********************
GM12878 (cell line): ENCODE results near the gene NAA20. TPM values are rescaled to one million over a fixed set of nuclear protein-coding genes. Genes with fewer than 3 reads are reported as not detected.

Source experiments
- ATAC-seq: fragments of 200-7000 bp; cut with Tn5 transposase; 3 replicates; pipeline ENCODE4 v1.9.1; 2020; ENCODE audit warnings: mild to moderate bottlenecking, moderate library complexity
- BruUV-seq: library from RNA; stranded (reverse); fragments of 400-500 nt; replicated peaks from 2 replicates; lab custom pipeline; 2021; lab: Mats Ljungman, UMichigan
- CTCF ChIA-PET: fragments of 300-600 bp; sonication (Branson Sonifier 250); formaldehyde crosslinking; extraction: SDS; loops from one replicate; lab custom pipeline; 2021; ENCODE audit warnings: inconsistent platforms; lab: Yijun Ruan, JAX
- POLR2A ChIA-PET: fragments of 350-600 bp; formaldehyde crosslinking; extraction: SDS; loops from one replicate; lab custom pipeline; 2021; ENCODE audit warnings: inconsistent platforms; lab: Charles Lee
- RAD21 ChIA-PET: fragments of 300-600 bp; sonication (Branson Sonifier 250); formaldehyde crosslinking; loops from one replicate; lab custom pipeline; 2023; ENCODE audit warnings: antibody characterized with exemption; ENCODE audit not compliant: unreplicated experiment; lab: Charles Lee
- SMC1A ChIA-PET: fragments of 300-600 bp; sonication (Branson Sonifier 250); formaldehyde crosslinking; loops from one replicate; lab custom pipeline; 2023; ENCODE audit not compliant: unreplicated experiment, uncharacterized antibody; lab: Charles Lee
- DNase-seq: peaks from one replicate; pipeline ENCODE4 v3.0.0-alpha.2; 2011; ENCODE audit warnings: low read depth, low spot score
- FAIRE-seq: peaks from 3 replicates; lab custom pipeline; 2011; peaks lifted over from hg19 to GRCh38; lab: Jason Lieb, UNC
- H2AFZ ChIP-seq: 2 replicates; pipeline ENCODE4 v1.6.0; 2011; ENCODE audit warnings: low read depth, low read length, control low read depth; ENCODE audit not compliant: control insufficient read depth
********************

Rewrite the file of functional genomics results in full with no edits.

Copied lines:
GM12878 (cell line): ENCODE results near the gene NAA20. TPM values are rescaled to one million over a fixed set of nuclear protein-coding genes. Genes with fewer than 3 reads are reported as not detected.

Source experiments
- ATAC-seq: fragments of 200-7000 bp; cut with Tn5 transposase; 3 replicates; pipeline ENCODE4 v1.9.1; 2020; ENCODE audit warnings: mild to moderate bottlenecking, moderate library complexity
- BruUV-seq: library from RNA; stranded (reverse); fragments of 400-500 nt; replicated peaks from 2 replicates; lab custom pipeline; 2021; lab: Mats Ljungman, UMichigan
- CTCF ChIA-PET: fragments of 300-600 bp; sonication (Branson Sonifier 250); formaldehyde crosslinking; extraction: SDS; loops from one replicate; lab custom pipeline; 2021; ENCODE audit warnings: inconsistent platforms; lab: Yijun Ruan, JAX
- POLR2A ChIA-PET: fragments of 350-600 bp; formaldehyde crosslinking; extraction: SDS; loops from one replicate; lab custom pipeline; 2021; ENCODE audit warnings: inconsistent platforms; lab: Charles Lee
- RAD21 ChIA-PET: fragments of 300-600 bp; sonication (Branson Sonifier 250); formaldehyde crosslinking; loops from one replicate; lab custom pipeline; 2023; ENCODE audit warnings: antibody characterized with exemption; ENCODE audit not compliant: unreplicated experiment; lab: Charles Lee
- SMC1A ChIA-PET: fragments of 300-600 bp; sonication (Branson Sonifier 250); formaldehyde crosslinking; loops from one replicate; lab custom pipeline; 2023; ENCODE audit not compliant: unreplicated experiment, uncharacterized antibody; lab: Charles Lee
- DNase-seq: peaks from one replicate; pipeline ENCODE4 v3.0.0-alpha.2; 2011; ENCODE audit warnings: low read depth, low spot score
- FAIRE-seq: peaks from 3 replicates; lab custom pipeline; 2011; peaks lifted over from hg19 to GRCh38; lab: Jason Lieb, UNC
- H2AFZ ChIP-seq: 2 replicates; pipeline ENCODE4 v1.6.0; 2011; ENCODE audit warnings: low read depth, low read length, control low read depth; ENCODE audit not compliant: control insufficient read depth